Unbanked

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The unbanked are adults who do not have their own bank accounts. Along with the underbanked, they may rely on alternative financial services for their financial needs, where these are available.

The unbanked in the United States[edit]

The unbanked are described by the Federal Deposit Insurance Corporation (FDIC) as those adults without an account at a bank or other financial institution and are considered to be outside the mainstream for one reason or another. The FDIC estimates there are 10 million unbanked or underbanked American households.[1] The majority of them are American born while a growing number are immigrants where the two groups have low income as a commonality and lack the minimum balance to open checking and savings accounts.[2] According to Congressman Hinojosa, half of the unbanked had a bank account previously but are choosing to not have an account and opting to using the services of check cashers and payday lenders instead. Research has shown that immigrants who have experienced a banking crisis in their countries of origin are significantly less likely to have bank accounts in the U.S.,[3] and researchers also found that lower rates of financial market participation tend to persist even for immigrants who have lived in the U.S. for several years.[4] Attributes that contribute to these decisions, however, vary for each racial/ethnic group.[5]

In 2003, Donald E. Powell, Chairman of the FDIC, mentioned a personal experience that caused him to believe that banks need to make a greater effort to ensure "all are welcome in the lobbies" which includes getting out into the community because trust is important.[6]

Governor Arnold Schwarzenegger started the Bank on California initiative to help the unbanked in 2008. Previously, in 2001, a financial education curriculum called Money Smart was launched by the FDIC to help the financially unsavvy.[7]

Prior to becoming the FDIC chair in 2006, Sheila Bair ran a research project at for the Inter-American Development Bank at the University of Massachusetts Amherst to discover ways to help unbanked Latin American immigrants use the U.S. banking system. She found that the primary reason recent Latino immigrants don't use banks to remit money is because they don't have documents of legal alien status. Around the same time the Treasury Department put in place Section 326 regulations that allow banks and credit unions to accept identification from foreign governments at their own discretion.[8] Banks like Mitchell Bank in Milwaukee have taken up the Treasury Department on their relaxing of identification standards. They have even "offered pamphlets on how to apply for a Wisconsin state ID and driver's license, and invited the Mexican consulate in Chicago to visit with a mobile unit that issues "matricula" cards".[9] In Chicago, the Consul General of Mexico, Carlos Sada, estimated that up to 25% of applicants of the Matricula Consular ID apply in order use it to acquire U.S. bank accounts.[10]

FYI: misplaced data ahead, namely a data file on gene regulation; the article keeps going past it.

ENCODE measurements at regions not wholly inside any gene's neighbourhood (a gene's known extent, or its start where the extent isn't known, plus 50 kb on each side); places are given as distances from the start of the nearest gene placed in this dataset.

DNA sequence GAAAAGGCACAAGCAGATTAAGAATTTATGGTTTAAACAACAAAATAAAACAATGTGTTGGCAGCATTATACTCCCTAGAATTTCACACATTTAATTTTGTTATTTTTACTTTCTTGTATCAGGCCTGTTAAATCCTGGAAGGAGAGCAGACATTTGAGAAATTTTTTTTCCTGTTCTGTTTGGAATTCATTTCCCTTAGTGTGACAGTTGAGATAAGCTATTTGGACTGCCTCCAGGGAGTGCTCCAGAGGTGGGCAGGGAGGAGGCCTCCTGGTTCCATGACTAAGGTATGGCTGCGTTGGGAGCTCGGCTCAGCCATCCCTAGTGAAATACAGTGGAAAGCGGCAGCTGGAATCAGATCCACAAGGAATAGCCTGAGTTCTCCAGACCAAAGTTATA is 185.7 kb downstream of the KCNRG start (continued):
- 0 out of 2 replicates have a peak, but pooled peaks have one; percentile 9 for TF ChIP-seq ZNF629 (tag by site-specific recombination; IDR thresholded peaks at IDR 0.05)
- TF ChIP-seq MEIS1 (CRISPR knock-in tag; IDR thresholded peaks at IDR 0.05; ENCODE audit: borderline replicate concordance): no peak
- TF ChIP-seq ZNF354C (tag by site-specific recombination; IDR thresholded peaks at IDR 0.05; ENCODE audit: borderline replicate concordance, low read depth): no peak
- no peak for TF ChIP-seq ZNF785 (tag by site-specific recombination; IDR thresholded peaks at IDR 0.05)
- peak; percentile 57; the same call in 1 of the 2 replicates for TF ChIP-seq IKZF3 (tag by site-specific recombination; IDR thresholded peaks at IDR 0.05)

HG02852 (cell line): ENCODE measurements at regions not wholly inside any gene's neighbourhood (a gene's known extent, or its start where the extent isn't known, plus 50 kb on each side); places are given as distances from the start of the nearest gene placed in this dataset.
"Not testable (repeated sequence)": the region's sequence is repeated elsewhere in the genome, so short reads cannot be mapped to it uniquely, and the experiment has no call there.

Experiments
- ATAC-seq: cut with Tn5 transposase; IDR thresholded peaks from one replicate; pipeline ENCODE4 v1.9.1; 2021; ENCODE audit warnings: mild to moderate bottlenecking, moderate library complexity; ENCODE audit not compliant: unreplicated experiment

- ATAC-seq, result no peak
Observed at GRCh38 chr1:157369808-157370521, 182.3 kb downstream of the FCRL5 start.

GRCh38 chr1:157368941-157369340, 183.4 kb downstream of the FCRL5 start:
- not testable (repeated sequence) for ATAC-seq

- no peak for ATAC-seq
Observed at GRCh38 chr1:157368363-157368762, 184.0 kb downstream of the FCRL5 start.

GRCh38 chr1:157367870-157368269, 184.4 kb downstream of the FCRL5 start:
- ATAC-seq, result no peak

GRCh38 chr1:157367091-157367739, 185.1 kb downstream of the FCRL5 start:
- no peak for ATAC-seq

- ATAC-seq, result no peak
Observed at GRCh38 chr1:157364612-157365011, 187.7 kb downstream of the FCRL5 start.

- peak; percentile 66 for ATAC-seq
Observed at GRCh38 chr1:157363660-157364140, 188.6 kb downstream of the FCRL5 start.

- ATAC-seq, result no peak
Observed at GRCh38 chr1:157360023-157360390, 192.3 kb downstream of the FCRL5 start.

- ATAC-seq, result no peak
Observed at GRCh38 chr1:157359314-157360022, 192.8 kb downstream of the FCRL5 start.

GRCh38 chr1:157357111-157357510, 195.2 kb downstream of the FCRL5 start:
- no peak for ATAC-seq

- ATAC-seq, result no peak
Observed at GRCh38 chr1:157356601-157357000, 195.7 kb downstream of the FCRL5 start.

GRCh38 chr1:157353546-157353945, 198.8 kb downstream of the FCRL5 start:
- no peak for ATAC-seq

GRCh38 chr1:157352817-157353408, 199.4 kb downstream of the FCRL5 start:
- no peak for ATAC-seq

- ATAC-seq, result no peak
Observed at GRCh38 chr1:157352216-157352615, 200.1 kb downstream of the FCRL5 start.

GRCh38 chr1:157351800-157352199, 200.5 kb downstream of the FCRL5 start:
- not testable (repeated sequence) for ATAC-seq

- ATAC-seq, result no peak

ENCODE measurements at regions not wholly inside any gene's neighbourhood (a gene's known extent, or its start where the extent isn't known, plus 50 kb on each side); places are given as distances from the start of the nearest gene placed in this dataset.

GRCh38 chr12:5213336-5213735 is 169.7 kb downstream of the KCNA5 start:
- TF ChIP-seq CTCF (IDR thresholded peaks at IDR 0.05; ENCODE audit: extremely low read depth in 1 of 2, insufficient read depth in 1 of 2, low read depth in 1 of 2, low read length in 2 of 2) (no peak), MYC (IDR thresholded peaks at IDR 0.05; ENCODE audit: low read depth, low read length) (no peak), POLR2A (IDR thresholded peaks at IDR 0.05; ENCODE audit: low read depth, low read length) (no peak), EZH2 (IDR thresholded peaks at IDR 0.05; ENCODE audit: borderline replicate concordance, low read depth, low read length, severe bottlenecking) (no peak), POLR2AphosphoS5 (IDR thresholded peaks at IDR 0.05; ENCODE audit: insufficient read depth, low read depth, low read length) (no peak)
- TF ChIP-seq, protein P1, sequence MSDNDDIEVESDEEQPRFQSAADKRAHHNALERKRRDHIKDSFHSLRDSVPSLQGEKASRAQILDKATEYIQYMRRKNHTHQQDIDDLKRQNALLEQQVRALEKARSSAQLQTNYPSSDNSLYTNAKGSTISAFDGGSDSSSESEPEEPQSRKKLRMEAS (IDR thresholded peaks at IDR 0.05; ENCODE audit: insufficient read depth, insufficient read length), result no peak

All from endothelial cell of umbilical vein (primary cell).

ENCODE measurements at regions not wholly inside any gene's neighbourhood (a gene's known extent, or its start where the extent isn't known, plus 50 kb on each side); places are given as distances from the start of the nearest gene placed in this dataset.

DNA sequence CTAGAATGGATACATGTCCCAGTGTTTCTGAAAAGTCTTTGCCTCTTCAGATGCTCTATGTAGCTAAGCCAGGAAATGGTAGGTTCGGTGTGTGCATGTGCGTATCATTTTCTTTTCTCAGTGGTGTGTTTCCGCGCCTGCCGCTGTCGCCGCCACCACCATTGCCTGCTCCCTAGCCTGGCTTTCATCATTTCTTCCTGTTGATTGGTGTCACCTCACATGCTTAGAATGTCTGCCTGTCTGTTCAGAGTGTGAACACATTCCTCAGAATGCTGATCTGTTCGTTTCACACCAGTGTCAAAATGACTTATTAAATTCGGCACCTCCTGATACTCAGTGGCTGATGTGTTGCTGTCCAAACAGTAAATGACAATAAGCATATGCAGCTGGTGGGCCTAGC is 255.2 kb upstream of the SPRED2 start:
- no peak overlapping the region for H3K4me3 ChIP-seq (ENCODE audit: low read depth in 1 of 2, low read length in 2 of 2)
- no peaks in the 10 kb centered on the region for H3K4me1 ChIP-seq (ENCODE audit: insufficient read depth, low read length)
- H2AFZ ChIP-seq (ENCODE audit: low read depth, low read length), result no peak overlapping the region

Federal benefits for unbanked[edit]

A U.S. federal law signed in 1996 contained a provision that required the federal government to make electronic payments by 1999. As a part of implementation of the provision, in 2008 the U.S. Treasury Department paired with Comerica Bank to offer the Direct Express Debit MasterCard prepaid debit card. The card is used to make payments to federal benefit recipients who do not have a bank account.[11]

References[edit]

  1. ^ ""Tapping the Unbanked Market" Symposium". Federal Deposit Insurance Corporation (FDIC). Archived from the original on January 2, 2011. 
  2. ^ Hamilton, Anita (August 16, 2007). "Profiting from the Unbanked". TIME Magazine. 
  3. ^ Federal Reserve Bank of Chicago, Bank Crises and Investor Confidence, November 2008
  4. ^ "Immigrant-Native Differences in Financial Market Participation," Federal Reserve Bank of Chicago, December 2006
  5. ^ Federal Reserve Bank of Chicago, The Importance of Check-Cashing Businesses to the Unbanked: Racial/Ethnic Differences, August 2003
  6. ^ "Tapping the Unbanked Market: Helping People Enter the Financial Mainstream". Federal Deposit Insurance Corporation (FDIC). Archived from the original on January 4, 2011. 
  7. ^ "Money Smart - A Financial Education Program". Federal Deposit Insurance Corporation (FDIC). Retrieved 2009-02-21. 
  8. ^ "Hearings before the Subcommittee on Financial Institutions and Consumer Credit "Serving the Underserved: Initiatives to Broaden Access to the Financial Mainstream"". The United States House of Representatives. June 26, 2003. 
  9. ^ Jordan, Miriam (July 11, 2005). "Banks Open Doors To Illegal Immigrants". Wall Street Journal. Archived from the original on February 16, 2008. 
  10. ^ "Statement of Sheila Bair Dean's Professor of Financial Regulatory Policy University of Massachusetts Amherst Before the Congressional Hispanic Caucus Hearings on Matricula Consular". Asociacion de Supervisores Bancarios de las Americas (ASBA). March 26, 2003. Archived from the original on August 12, 2007. 
  11. ^ “Federal government chooses direct deposit and prepaid cards over mailing checks”, BankCreditNews, 15 Apr 2013, Accessed 22 Apr 2013

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